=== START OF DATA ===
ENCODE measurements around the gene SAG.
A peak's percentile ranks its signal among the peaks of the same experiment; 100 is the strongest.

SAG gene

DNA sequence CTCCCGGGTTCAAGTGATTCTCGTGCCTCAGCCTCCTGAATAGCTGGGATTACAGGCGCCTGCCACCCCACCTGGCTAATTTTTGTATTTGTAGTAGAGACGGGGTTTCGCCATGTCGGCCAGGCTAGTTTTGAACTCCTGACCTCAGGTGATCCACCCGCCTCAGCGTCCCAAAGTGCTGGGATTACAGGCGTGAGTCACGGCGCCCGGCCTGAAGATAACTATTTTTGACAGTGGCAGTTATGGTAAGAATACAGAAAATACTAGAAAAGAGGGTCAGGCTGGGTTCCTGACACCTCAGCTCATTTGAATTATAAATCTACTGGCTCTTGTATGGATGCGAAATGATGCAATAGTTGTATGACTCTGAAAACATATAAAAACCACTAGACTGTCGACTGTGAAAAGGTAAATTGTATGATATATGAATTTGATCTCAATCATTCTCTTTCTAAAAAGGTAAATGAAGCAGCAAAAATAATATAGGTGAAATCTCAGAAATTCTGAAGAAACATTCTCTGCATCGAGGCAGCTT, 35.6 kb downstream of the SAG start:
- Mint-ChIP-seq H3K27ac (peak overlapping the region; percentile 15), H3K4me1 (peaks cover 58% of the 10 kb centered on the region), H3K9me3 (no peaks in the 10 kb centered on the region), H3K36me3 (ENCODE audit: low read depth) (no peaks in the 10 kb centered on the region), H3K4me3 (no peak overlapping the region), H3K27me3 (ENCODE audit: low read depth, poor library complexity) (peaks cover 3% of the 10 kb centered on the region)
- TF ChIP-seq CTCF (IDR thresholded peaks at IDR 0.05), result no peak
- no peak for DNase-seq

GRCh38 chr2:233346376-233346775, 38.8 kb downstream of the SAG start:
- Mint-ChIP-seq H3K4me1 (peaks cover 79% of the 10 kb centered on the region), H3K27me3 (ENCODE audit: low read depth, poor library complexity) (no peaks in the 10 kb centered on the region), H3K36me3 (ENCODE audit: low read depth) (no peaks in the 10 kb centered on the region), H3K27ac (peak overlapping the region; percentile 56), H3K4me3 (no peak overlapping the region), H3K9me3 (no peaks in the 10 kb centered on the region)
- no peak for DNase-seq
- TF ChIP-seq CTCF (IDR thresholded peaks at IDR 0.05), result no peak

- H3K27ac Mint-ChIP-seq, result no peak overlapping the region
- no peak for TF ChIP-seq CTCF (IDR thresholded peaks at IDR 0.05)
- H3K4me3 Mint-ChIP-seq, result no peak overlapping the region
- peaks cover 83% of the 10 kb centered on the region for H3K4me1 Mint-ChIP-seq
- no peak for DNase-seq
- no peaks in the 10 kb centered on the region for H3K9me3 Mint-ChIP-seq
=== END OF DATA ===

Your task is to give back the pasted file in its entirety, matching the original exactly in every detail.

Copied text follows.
ENCODE measurements around the gene SAG.
A peak's percentile ranks its signal among the peaks of the same experiment; 100 is the strongest.

SAG gene

DNA sequence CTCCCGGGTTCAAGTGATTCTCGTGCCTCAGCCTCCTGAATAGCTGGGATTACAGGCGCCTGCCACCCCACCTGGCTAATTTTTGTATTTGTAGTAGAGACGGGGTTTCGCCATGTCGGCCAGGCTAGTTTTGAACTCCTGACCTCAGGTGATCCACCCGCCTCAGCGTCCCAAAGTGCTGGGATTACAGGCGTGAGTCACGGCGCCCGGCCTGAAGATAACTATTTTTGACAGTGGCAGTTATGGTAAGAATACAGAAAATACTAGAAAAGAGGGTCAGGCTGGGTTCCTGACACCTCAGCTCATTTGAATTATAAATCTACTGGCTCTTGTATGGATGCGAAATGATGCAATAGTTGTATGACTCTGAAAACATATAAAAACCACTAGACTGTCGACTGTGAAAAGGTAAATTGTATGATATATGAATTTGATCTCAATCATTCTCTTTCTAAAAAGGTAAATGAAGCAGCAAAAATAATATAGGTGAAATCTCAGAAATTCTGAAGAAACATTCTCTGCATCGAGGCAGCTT, 35.6 kb downstream of the SAG start:
- Mint-ChIP-seq H3K27ac (peak overlapping the region; percentile 15), H3K4me1 (peaks cover 58% of the 10 kb centered on the region), H3K9me3 (no peaks in the 10 kb centered on the region), H3K36me3 (ENCODE audit: low read depth) (no peaks in the 10 kb centered on the region), H3K4me3 (no peak overlapping the region), H3K27me3 (ENCODE audit: low read depth, poor library complexity) (peaks cover 3% of the 10 kb centered on the region)
- TF ChIP-seq CTCF (IDR thresholded peaks at IDR 0.05), result no peak
- no peak for DNase-seq

GRCh38 chr2:233346376-233346775, 38.8 kb downstream of the SAG start:
- Mint-ChIP-seq H3K4me1 (peaks cover 79% of the 10 kb centered on the region), H3K27me3 (ENCODE audit: low read depth, poor library complexity) (no peaks in the 10 kb centered on the region), H3K36me3 (ENCODE audit: low read depth) (no peaks in the 10 kb centered on the region), H3K27ac (peak overlapping the region; percentile 56), H3K4me3 (no peak overlapping the region), H3K9me3 (no peaks in the 10 kb centered on the region)
- no peak for DNase-seq
- TF ChIP-seq CTCF (IDR thresholded peaks at IDR 0.05), result no peak

- H3K27ac Mint-ChIP-seq, result no peak overlapping the region
- no peak for TF ChIP-seq CTCF (IDR thresholded peaks at IDR 0.05)
- H3K4me3 Mint-ChIP-seq, result no peak overlapping the region
- peaks cover 83% of the 10 kb centered on the region for H3K4me1 Mint-ChIP-seq
- no peak for DNase-seq
- no peaks in the 10 kb centered on the region for H3K9me3 Mint-ChIP-seq